Does saw palmetto really treat BPH?

February 04, 2012
Volume 3    |   Issue 06

As you may know, saw palmetto is an age-old remedy for prostate enlargement. Study after study has shown it effective. But you may have heard about a recent study suggesting that saw palmetto doesn’t reduce BPH better than a placebo.

In that study, researchers followed 369 men with BPH. They gave them either increasing doses of saw palmetto or a placebo for 72 weeks. For the saw palmetto, the treatment dose started at 320 milligrams daily. Then at 24 weeks, they increased the dose to 320 mg twice daily. Then, after another 24 weeks, they increased it to three doses of 320 mg daily.

Contrary to other studies, the researchers didn’t find any benefit in taking saw palmetto. While the researchers found these results quite surprising, they shouldn’t have. Studies in the past have given conflicting results on saw palmetto. Some say it works as well as prescription drugs. Some say it doesn’t work any better than a placebo.

The researchers in this study didn’t tell us if some of the participants experienced positive results. They just gave us averages. So I suspect some experienced very positive results and some didn’t experience anything. That would be consistent with what I’ve seen. I know people who have seen tremendous results with saw palmetto. And I know others who didn’t experience anything with it.

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So should you take saw palmetto? Yes, but don’t take it by itself. There are other supplements that can help with prostate enlargement. You never know which one(s) will work. Since they don’t have any negative side effects, it makes since to take a formula filled with nutrients that can reduce swelling in the prostate. One recent study shows this can be effective.

In this study, the researchers found that combining saw palmetto with a wild edible vegetable can significantly reduce prostate problems.

That wild vegetable is stinging nettle. Researchers have known for some time that stinging nettle is great for reducing prostate swelling. But a relatively obscure study found that taking it with saw palmetto actually makes them both more effective.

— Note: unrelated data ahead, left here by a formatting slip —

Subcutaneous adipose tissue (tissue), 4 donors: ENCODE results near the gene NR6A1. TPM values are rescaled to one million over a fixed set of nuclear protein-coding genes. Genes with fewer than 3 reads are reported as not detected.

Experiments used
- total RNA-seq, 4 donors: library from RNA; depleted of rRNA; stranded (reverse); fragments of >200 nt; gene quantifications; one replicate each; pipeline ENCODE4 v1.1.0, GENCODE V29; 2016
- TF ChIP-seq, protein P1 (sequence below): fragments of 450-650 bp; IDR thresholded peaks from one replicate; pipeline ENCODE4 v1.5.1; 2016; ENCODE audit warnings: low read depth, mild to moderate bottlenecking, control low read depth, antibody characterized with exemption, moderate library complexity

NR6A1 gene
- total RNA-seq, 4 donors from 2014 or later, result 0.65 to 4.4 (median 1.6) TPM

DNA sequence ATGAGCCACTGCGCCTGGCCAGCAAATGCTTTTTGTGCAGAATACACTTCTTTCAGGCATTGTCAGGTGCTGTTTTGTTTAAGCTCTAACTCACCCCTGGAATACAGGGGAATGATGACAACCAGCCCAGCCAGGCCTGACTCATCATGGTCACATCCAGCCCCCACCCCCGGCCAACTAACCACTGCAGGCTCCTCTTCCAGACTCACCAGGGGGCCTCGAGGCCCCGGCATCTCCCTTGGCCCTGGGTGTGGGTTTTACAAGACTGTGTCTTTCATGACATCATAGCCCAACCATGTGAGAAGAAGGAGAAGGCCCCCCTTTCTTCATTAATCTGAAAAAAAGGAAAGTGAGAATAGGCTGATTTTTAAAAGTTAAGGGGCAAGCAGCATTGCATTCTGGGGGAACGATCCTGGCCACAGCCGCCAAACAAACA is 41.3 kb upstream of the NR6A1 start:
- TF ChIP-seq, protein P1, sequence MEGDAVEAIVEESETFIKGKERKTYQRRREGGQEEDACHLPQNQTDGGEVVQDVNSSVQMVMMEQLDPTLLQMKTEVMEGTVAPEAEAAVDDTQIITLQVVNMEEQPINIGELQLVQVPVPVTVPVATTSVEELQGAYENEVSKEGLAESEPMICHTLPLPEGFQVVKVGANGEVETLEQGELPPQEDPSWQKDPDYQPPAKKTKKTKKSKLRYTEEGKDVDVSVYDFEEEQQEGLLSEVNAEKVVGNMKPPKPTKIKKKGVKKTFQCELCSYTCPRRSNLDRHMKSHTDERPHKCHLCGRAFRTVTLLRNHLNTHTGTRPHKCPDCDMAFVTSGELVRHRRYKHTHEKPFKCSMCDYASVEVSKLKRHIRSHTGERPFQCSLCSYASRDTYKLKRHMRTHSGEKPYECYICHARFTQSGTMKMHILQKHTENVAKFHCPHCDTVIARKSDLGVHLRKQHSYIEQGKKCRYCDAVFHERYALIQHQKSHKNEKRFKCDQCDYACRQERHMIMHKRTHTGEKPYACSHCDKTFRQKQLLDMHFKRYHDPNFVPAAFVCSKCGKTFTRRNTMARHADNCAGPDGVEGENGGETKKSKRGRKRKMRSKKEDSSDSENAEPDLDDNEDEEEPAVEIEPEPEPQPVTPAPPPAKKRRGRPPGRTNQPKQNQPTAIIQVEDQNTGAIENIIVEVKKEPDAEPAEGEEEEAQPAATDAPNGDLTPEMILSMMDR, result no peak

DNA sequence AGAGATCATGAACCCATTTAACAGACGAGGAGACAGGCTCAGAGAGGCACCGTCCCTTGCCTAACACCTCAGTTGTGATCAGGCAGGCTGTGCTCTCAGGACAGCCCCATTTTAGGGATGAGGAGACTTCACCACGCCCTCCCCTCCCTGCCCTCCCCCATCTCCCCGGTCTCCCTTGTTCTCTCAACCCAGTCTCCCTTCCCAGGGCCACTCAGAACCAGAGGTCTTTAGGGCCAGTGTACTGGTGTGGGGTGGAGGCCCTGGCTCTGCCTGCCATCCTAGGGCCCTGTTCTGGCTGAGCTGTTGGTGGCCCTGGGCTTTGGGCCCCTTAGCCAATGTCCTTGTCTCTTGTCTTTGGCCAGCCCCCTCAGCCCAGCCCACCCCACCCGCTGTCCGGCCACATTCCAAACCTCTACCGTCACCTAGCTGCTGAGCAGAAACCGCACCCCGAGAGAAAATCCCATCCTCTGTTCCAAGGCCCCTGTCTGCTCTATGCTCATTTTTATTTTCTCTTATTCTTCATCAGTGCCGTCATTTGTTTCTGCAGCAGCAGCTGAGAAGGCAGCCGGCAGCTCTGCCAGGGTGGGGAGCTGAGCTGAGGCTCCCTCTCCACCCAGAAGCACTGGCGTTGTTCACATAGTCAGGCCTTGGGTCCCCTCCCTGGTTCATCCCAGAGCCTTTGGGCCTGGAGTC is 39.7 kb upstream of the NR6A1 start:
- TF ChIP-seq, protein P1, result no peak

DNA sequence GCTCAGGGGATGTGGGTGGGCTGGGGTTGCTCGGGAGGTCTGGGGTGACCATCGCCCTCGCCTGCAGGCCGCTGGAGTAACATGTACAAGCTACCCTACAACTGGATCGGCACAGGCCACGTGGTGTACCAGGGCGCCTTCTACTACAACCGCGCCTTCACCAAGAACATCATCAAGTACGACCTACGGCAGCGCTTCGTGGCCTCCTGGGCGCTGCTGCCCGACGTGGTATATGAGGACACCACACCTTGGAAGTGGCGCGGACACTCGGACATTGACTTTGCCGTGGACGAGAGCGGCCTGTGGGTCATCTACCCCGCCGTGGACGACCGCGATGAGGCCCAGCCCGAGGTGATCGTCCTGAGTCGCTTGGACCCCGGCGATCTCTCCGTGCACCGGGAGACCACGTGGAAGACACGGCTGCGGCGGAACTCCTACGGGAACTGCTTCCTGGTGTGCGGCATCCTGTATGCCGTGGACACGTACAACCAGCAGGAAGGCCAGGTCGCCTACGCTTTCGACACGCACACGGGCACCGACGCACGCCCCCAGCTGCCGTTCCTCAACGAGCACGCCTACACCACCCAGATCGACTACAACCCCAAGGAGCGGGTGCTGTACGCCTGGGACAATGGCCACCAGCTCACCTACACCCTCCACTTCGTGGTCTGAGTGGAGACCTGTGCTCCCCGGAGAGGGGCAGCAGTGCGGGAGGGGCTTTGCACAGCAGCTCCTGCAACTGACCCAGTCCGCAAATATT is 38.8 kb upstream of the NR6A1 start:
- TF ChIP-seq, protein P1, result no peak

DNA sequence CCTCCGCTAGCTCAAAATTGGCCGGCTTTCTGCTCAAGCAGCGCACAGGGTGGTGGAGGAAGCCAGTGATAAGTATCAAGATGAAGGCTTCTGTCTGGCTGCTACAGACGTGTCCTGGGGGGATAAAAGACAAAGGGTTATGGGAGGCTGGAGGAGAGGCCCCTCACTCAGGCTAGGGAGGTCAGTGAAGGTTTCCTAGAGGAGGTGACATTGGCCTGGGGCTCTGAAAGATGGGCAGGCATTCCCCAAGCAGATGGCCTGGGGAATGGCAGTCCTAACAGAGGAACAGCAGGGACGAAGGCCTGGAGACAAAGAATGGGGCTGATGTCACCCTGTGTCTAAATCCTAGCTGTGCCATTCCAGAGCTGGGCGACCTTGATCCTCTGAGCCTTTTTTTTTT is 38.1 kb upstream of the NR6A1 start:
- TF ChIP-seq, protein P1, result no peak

In the study, researchers followed 257 elderly men with BPH. All of them had the urinary tract problems BPH causes. The researchers divided them into two groups. They gave one group 160 mg of saw palmetto (much less than the aforementioned study) and 120 mg of stinging nettle. The other 128 men took a placebo.

After 24 weeks, the researchers had both groups take the International Prostate Symptom Score questionnaire (I-PSS). Then they took the placebo group and gave them the combination pill and had them take the questionnaire again.

When the researchers assessed the first round of questionnaires, they found that the group taking the saw palmetto and stinging nettle experienced a “substantially higher” I-PSS score. This indicated a substantial decrease in urinary tract symptoms.

The placebo group didn’t experience any measurable changes until after the first 24 weeks. Remember, that’s when they started taking the nutrient combination. After taking the combination, they showed a “marked improvement” in their symptoms as well.

If you have prostate problems, don’t rely on one nutrient to control your symptoms. Take a combination of nutrients to significantly improve your chances for success. One such formula is Advanced Prostate Formula, which contains both saw palmetto and stinging nettle, among other effective nutrients. It has worked for many people when saw palmetto alone did not.

Your insider for better health,

Steve Kroening

Steve Kroening is the editor of Nutrient Insider, a twice-a-week email newsletter that brings you the latest healing breakthroughs from the world of nutrition and dietary supplements. For over 20 years, Steve has worked hand-in-hand with some of the nation's top doctors, including Drs. Robert Rowen, Frank Shallenberger, Nan Fuchs, William Campbell Douglass, and best-selling author James Balch. Steve is the author of the book Practical Guide to Home Remedies. As a health journalist, Steve's articles have appeared in countless magazines, blogs, and websites.

Source:

Sivkov A. Long-term efficacy and safety of a combination of sabal and urtica extract for lower urinary tract symptoms-a placebo-controlled, double-blind, multicenter trial. World J Urol. 2005 Jul;23(2):139-46. Epub 2005 Jun 1.

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For over 25 years, Editor-In-Chief Steve Kroening has worked hand-in-hand with some of the nation's top doctors, including Drs. Frank Shallenberger, Janet Zand, Nan Kathryn Fuchs, William Campbell Douglass, and best-selling author James Balch. Steve is the author of the book Practical Guide to Home Remedies. As a health journalist, Steve's articles have appeared in countless magazines, blogs, and websites.

Steve researches breakthrough cures and treatments you won't hear about from mainstream medicine or even other "alternative" writers. He writes in a friendly, easy-to-read style that always gives you the power to guide your own health choices and do more research on your own.